(Ruhl’s article appeared in The New York Times, 12/25; via Pam Green.)
On Tuesday night CBS will air the Kennedy Center Honors, and President Trump will not be on the screen, because he declined to attend the eventwhen it was held on Dec. 3 in Washington. What does it mean that Mr. Trump didn’t have the nerve, for a single night, to be in a room with artists who have criticized him?
The president’s team claimed that he did not attend so that the artists could celebrate in peace rather than having a political distraction. But the president votes, as we all do, with his feet.
Though the arts have never been neutral politically, the honoring of artists is a bipartisan ritual. The Kennedy Center was a place where the left and the right could agree that the arts occupy a central place in our culture, worthy of our attention and respect. Artists chosen for the Kennedy Center awards generally have fans on the left and the right and everywhere in between. The checkbooks of art patrons are not marked with their party affiliations.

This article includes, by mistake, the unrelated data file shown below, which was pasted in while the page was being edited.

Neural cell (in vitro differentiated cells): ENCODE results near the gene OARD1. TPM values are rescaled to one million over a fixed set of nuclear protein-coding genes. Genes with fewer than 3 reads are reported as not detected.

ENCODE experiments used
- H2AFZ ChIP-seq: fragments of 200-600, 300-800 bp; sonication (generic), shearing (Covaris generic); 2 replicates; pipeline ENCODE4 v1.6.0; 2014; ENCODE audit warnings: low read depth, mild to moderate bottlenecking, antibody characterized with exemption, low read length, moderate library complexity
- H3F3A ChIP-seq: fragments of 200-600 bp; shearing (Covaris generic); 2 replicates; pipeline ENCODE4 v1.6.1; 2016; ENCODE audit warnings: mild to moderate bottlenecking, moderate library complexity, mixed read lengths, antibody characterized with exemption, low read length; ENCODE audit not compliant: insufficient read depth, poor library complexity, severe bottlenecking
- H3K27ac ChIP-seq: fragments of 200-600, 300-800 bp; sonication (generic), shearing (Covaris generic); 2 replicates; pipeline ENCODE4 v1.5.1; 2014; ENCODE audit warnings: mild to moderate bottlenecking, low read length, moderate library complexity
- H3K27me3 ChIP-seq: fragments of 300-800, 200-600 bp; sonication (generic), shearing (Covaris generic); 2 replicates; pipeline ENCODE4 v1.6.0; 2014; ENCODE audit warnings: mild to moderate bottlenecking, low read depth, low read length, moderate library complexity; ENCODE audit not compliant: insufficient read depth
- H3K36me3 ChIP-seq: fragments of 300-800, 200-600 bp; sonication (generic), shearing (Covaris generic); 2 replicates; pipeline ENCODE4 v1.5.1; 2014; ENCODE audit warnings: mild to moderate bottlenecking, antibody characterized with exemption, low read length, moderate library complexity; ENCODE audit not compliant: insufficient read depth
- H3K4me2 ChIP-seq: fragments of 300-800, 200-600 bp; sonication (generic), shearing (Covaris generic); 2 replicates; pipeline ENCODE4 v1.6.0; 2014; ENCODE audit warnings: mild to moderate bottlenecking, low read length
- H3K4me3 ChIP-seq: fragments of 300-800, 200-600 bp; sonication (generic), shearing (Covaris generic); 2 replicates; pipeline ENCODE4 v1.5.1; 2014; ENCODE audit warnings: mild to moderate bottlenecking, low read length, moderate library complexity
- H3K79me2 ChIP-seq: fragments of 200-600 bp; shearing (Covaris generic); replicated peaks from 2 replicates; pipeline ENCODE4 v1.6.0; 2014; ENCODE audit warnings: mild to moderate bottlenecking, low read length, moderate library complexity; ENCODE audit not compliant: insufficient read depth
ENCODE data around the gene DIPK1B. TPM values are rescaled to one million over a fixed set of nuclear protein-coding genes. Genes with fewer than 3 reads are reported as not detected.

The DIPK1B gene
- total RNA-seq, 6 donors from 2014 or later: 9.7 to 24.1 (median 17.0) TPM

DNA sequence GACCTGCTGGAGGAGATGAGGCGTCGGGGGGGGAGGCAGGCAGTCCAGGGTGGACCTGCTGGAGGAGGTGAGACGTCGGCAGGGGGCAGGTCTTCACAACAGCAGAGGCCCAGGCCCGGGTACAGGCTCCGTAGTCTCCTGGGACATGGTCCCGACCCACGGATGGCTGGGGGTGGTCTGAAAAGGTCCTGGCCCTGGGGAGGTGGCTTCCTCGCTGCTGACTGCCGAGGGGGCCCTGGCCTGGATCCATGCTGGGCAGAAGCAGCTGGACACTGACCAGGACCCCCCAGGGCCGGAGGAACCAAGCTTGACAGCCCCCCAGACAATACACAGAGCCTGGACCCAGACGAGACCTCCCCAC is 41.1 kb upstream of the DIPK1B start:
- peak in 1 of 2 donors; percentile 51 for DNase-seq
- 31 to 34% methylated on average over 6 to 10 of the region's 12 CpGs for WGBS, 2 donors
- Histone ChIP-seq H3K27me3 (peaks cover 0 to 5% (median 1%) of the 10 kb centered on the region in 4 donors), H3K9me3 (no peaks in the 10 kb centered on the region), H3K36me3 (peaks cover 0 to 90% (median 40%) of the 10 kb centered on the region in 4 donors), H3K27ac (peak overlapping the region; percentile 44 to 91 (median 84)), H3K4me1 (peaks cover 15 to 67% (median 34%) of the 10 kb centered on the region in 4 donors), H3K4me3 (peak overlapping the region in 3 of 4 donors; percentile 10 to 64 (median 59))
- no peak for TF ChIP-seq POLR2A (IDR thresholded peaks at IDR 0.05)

I came of age in the culture wars of the 1980s, when Ronald Reagan planned to eliminate the National Endowment for the Arts, and, instead, ended up whittling down its budget by a small percentage. Still, in 1984, before putting medals on Arthur Miller and Lena Horne among other luminaries, he reflected on the way Americans had developed “a culture that was as fertile as this new land” and had continued to innovate in arts and entertainment.
“And today our nation has crowned her greatness with grace, and we gather this evening to honor five artists who have helped her to do so,” he said.